- Author: Karey Windbiel-Rojas
First things first: "murder" hornets, or more correctly, the Asian giant hornet, have NOT been found in California.
The term murder hornet is also not quite accurate. It attacks honey bees, which isn't desirable of course, but the important thing to note that this insect's purpose is not to murder humans. Right now in California, we are keeping an eye out for this insect so there is no need to worry, yet.
The news and social media have been filled with stories about the Asian giant hornet (AGH) but here are some facts from credible sources:
- Asian giant hornet (Vespa mandarinia) is the world's largest species of hornet, measuring between 1.5 - 2 inches.
- The stinger of AGH is longer than...
Coyote sightings are on the rise in San Francisco, even taking naps in patches of green spaces in the city, reported Uma Chrobak in Popular Science. However, it is unlikely they indicate a change in wildlife behavior, said UC Cooperative Extension human-wildlife interactions advisor Niamh Quinn.
Officials believe the increased sightings may have more to do with a change in human behavior. Many people are at home and bored, so they may staring out the window and going on more walks in their neighborhoods.
- Author: Elaine Lander
For the last two years, UC IPM has shared an Easter egg photo quiz with insect and spider eggs and egg cases. In case you want to play again, this post is from our 2018 egg hunt and this post is our 2019 egg hunt.
This year, with everyone sheltering-in-place, we want you to hunt for insect eggs and share photos with UC IPM! As you are planting seeds, weeding, watering the plants, or out in nature, keep an eye out for eggs hiding in plain...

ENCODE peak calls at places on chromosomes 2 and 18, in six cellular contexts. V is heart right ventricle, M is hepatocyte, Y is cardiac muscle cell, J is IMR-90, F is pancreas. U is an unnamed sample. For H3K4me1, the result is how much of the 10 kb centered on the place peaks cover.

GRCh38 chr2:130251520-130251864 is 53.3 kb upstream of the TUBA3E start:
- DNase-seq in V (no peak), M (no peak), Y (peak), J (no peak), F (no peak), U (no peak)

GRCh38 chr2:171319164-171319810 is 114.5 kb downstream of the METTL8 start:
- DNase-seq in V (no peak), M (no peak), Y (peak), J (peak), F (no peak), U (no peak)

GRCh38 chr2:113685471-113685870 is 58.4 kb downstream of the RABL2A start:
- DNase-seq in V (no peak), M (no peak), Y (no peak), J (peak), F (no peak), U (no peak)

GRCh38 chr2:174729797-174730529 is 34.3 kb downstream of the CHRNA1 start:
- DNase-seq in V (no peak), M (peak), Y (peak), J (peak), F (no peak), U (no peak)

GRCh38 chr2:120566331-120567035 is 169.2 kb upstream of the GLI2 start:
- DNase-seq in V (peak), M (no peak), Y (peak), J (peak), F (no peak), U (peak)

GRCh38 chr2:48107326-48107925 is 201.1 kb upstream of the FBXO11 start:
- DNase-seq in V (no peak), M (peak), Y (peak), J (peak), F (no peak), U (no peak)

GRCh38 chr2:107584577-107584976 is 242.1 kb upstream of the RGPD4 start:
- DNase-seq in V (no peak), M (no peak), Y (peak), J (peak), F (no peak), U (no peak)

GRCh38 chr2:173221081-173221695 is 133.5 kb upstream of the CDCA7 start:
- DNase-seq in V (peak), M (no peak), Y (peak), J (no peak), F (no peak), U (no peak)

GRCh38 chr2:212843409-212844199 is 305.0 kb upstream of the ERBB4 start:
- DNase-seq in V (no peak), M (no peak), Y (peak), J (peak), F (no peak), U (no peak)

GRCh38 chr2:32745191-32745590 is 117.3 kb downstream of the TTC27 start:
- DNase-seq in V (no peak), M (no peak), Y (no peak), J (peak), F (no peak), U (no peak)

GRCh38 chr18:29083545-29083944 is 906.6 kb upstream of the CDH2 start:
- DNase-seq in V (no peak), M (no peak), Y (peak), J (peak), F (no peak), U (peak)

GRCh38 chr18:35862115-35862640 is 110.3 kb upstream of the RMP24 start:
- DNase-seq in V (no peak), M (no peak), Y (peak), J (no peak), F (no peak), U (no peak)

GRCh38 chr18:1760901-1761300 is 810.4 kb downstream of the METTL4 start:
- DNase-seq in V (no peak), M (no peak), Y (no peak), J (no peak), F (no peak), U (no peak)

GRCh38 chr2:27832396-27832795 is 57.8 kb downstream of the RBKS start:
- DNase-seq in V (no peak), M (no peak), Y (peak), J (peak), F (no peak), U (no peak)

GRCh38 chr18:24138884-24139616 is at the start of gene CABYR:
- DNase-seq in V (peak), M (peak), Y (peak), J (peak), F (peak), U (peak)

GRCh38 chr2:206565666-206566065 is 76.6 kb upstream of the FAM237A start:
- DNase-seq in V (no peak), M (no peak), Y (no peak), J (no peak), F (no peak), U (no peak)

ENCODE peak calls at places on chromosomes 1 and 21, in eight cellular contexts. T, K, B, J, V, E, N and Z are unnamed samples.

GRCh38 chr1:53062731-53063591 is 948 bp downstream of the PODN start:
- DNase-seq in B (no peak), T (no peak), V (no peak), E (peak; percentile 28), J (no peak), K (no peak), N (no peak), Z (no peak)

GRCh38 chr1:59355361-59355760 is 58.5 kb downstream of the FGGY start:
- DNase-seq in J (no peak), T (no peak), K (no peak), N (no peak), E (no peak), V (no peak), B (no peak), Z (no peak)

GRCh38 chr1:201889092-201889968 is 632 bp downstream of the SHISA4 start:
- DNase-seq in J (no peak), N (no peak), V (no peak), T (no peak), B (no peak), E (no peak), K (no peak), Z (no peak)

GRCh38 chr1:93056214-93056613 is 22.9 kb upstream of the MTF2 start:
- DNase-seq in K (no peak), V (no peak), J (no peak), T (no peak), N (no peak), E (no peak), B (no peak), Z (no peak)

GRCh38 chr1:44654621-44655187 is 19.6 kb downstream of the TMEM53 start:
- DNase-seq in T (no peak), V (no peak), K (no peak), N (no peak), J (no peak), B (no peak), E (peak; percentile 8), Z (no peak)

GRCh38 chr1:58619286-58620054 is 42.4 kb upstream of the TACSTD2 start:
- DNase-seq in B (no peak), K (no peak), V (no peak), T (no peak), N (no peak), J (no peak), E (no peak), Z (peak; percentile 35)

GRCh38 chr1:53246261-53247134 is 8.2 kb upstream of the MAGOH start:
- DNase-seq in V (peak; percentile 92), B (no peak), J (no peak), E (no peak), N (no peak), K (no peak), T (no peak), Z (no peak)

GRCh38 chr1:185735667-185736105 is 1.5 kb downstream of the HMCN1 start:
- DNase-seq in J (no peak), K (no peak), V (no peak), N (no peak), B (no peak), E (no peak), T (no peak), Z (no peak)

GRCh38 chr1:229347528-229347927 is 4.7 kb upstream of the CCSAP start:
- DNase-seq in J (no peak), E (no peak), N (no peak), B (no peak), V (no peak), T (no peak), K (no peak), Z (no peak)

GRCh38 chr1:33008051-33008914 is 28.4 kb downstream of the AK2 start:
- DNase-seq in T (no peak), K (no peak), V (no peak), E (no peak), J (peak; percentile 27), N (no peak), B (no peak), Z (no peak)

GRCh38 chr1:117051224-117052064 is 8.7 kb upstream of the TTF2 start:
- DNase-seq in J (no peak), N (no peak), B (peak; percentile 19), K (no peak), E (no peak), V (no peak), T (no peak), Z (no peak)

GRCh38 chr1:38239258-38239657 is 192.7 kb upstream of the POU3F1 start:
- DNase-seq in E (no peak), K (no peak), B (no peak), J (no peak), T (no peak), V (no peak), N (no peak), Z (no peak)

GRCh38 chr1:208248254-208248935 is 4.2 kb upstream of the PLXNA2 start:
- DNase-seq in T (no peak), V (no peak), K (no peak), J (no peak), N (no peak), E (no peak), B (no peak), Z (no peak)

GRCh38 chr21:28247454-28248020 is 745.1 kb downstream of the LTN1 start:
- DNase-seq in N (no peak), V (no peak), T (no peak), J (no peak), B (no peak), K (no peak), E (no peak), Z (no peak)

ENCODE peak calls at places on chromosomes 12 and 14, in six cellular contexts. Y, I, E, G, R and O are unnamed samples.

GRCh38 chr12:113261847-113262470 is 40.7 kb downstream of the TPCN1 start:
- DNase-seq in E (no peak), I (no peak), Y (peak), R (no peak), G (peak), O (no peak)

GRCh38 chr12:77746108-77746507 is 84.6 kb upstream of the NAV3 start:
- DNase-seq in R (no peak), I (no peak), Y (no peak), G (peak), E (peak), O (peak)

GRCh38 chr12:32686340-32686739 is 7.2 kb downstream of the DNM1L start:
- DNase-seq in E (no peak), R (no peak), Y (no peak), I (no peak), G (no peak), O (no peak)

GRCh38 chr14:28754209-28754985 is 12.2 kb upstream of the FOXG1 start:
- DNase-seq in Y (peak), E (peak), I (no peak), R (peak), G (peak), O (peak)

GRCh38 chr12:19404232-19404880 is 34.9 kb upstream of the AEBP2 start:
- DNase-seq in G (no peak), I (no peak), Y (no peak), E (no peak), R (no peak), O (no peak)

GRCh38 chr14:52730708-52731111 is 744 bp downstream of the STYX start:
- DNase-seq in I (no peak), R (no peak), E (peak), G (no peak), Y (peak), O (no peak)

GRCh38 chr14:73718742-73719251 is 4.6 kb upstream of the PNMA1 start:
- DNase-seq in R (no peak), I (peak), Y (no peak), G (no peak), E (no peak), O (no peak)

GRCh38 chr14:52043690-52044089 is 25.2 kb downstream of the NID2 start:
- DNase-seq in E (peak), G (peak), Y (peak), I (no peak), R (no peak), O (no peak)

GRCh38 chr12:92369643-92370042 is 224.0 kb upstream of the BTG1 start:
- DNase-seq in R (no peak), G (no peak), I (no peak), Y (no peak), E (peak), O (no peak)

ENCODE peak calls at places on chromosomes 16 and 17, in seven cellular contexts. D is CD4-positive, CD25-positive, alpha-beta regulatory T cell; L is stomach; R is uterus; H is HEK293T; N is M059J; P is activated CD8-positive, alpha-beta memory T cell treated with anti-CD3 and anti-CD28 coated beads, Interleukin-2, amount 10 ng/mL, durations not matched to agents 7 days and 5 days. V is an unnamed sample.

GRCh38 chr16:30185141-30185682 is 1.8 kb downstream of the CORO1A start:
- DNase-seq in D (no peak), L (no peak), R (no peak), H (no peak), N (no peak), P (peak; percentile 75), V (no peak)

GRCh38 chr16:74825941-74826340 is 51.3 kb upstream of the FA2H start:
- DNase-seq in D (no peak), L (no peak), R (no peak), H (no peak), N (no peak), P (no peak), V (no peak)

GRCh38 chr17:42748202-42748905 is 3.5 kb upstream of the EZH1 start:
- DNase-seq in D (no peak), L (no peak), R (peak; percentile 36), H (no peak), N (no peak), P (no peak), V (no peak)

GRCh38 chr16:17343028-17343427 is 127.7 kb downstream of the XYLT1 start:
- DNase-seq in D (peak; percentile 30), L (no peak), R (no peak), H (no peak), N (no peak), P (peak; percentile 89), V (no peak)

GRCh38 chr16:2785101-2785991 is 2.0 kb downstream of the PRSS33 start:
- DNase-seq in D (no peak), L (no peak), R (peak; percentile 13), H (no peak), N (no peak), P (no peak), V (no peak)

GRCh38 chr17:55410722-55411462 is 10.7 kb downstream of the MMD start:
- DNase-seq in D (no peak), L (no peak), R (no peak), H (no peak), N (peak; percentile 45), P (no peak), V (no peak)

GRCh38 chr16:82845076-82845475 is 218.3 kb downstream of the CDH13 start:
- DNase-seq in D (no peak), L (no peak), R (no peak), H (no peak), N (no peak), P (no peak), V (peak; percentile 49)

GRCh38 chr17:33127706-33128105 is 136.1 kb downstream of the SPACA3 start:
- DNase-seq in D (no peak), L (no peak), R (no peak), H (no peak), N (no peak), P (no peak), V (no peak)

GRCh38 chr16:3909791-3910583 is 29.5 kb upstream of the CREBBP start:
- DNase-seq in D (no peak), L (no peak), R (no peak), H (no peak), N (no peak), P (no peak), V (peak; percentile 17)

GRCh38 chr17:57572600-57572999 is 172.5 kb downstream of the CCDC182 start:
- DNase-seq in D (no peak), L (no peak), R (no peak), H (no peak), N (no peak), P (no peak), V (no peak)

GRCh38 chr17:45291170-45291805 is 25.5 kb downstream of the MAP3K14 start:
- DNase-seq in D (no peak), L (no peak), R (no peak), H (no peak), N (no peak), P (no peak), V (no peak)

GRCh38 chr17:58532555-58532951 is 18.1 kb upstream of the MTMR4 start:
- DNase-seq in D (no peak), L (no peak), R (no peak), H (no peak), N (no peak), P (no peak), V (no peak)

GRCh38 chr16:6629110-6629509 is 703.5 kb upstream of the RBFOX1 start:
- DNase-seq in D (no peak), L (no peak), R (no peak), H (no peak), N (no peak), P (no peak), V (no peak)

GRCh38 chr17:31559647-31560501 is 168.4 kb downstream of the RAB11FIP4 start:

On Wednesday, April 8, UC Ag Experts Talk will be hosting a webinar titled From Integrated Pest Management to Integrated Pest and Pollinator Management: An Update on Current Research on Pollinator Health.
This is a 2.5 hrs in-person meeting converted into a webinar. You will hear about the current research to keep bees healthy from leading experts in the field - Dr. Quinn McFrederick and Dr. Boris Baer from UC Riverside. The webinar will start at 9 am. It will consist of two presentations...
Many parks, recreational areas, and outdoor venues in California are home to yellowjacket wasps (Vespula spp.). Yellowjackets are commonly attracted to human food items, creating a serious nuisance and a potential stinging threat. If found, nests (usually underground) can be effectively treated with targeted insecticide applications (e.g., dusts containing pyrethroids). However, baiting could be a feasible alternative method to suppress yellowjackets over a wide area, especially if nests cannot be located. Currently, only one active ingredient (esfenvalerate) is registered for use within bait in California to control yellowjackets,...